William Shakespeare said, “The course of true love never did run smooth,” and that certainly is the case in his comedy, “Much Ado about Nothing.” It’s also Paul VI High’s upcoming play.
The curtain rises Thursday-Saturday, Nov. 15, 16, 17, at 7 p.m., and Sunday, Nov. 18, at 2 p.m. Tickets are $10, adults; and $5, students and senior citizens; at the door or via email@example.com.
Featuring a cast and crew of about 60, the show is set in Italy – specifically, Messina in Sicily. The time period is modern-day, but with Shakespearean language, and the story centers on two couples. Beatrice and Benedick are past lovers who broke up badly; meanwhile, Hero and Claudio have fallen in love and are about to marry.
“But a serious misunderstanding causes Claudio to call off the wedding,” said Director Kathy d’Alelio. “And friends of Beatrice and Benedick scheme to get them back together. Will the two couples reunite? People will have to come see the play to find out.
“I love Shakespeare, so I like exposing my students to him – and his stories are so universal,” she said. “His language is challenging, so the actors first had to interpret and understand it so they’d know what they’re saying. Then they got into their character work, and every one of them is rising to the challenge. My leads are doing an exceptional amount of work, but they’re all dedicated and committed.”
THE SET will depict an Italian villa, with three archways and a balcony. And the costumes will be modern clothing. D’Alelio said audiences will see how Shakespeare’s themes are approachable and applicable to everyone. “People will be able to relate to the different problems and situations the couples encounter,” she said. “And they’ll just enjoy the fun.”
Senior Maddie Mangilit portrays Hero. “She’s a typical, sweet, innocent girl who doesn’t do anything wrong or say a bad word about anyone,” said Mangilit. “But she’s spineless and doesn’t really know how to defend herself against false rumors that she cheated on Claudio, so she’s like a damsel in distress.”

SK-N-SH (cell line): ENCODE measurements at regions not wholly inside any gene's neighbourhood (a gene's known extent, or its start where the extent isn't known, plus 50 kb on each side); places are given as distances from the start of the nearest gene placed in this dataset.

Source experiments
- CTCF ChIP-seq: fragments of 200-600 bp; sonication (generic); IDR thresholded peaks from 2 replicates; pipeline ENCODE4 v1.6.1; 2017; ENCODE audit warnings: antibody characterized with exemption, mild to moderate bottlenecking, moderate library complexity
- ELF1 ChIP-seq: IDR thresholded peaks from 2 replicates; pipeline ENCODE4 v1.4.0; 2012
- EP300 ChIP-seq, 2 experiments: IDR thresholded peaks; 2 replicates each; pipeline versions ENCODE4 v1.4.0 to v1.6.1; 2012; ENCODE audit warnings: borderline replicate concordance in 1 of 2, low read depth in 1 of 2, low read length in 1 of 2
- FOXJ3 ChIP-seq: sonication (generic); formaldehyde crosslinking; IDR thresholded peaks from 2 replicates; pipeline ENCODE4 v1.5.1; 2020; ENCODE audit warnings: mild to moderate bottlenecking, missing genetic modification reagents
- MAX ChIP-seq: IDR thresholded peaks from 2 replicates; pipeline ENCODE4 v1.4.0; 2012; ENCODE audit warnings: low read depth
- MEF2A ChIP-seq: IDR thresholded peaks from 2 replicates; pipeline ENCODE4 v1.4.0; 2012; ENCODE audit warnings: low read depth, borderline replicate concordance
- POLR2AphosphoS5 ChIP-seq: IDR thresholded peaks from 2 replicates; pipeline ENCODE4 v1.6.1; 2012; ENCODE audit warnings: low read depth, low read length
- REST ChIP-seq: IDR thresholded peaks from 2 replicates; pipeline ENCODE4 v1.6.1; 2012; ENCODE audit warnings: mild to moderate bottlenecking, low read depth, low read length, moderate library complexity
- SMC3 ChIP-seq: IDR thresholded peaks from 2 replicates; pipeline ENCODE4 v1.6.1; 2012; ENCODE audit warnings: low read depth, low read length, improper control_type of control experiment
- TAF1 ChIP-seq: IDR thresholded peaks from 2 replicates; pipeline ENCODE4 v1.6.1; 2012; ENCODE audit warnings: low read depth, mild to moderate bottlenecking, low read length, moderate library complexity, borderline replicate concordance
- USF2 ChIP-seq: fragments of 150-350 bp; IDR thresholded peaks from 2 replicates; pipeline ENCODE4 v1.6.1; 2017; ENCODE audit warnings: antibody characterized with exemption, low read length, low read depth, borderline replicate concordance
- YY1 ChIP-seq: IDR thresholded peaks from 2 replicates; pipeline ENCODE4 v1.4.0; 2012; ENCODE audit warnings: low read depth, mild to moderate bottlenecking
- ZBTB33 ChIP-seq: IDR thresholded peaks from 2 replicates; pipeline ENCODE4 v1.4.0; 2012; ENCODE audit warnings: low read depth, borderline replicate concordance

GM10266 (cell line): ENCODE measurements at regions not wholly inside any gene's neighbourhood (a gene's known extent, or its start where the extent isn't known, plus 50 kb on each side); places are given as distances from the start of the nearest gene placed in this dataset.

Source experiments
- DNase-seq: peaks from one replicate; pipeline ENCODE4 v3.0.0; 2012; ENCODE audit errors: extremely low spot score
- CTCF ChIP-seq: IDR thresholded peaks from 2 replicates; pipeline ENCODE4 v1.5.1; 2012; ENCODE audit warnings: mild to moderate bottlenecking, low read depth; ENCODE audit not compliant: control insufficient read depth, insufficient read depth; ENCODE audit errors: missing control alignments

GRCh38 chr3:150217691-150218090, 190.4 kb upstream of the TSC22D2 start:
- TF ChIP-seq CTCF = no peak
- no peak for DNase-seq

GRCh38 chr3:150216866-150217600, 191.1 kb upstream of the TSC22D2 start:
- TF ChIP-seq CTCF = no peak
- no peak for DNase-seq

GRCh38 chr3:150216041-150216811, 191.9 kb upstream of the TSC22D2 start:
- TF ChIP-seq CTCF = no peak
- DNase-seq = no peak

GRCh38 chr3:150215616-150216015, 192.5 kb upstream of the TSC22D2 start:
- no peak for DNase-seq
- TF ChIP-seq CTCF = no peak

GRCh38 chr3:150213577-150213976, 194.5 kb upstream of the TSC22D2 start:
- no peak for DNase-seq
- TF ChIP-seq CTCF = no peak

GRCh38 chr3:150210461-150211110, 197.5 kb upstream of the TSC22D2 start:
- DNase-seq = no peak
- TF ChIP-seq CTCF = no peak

Mangilit likes her role because, she said, “I can relate to Hero’s kindness, but I find myself internally urging her to say something. And I love her relationship with Beatrice because Emma Hitchcock, who plays her, is one of my best friends in real life.”
Calling “Much Ado about Nothing” the most easily understandable of Shakespeare’s plays, Mangilit said, “The plot is so ridiculous that the audience will find it terribly funny. And the set – with its experimentation with layers – is phenomenal. It’s complex, yet still minimal and fun to play on.”
Playing Claudio is sophomore Jak Ketron. “He’s just come back from war and is all bravado,” said Ketron. “Then he sees Hero and just falls head over heels in love. He does things he never saw himself doing before – making eyes at someone and daydreaming about her. He has a strong, moral compass, but is extremely gullible. So when he hears something bad about Hero, he believes it.”
Ketron also loves his role. “It’s fun to play a character who has such an interesting past as a soldier, yet is now a love interest,” he said. “And during the play, he switches back and forth between the two personas.”
As for the show, Ketron said, “The set is just beautiful, and the story has so many twists and turns that the audience will never see what’s coming. And they’ll have an amazing time. There’s so much to look at and listen to, as the story unfolds.”
Sophomore Adam Hill portrays Benedick. “He’s a funny, charming, charismatic, ladies’ man,” said Hill. “He’s likable, talkative, brutally honest and very social and outgoing. He’s also brave; he’s a soldier and Claudio’s best friend.”
Hill likes his character’s attitude about everything. “Benedick doesn’t take things seriously unless he has to,” explained Hill. “He’s looking for a good time. And it’s exciting playing a lead. It’s a lot of work, but I’m enjoying it and performing with everyone in the cast.”
He said the audience will like the costumes because “they’re bright and colorful, but don’t detract from the actors. They’ll also appreciate the chemistry, especially between the show’s male characters. And the story is both suspenseful and funny, with a happy ending.”
PLAYING BEATRICE is senior Emma Hitchcock. “She’s a very quick-tempered, fiery sentimentalist,” said Hitchcock. “Benedick already broke her heart once and she doesn’t want to be burned again. So she puts up fortress walls of sarcasm and mean-spirited humor to push people away, in general, but especially Benedick. She loves trying to make him feel bad about himself. She has a sister-like bond with her cousin Hero and is super-protective of her. Beatrice is brash and loud, but Hero is quieter, so they balance each other out.”
Hitchcock, too, enjoys her part. “Beatrice is surprising,” she explained. “You expect her to be all bark and no feeling. But she has layers and is a complicated character. She’s the most complicated of Shakespeare’s female characters that I’ve read. She’s been around the block a few times and isn’t afraid to demand what she wants, even if it’ll hurt other people. She’s that way because she’s been hurt before and doesn’t want it to happen again.”
Hitchcock says the audience will love the show because “The humor is universal, as is the story of two former lovers falling in love again. It’s like the first rom-com.”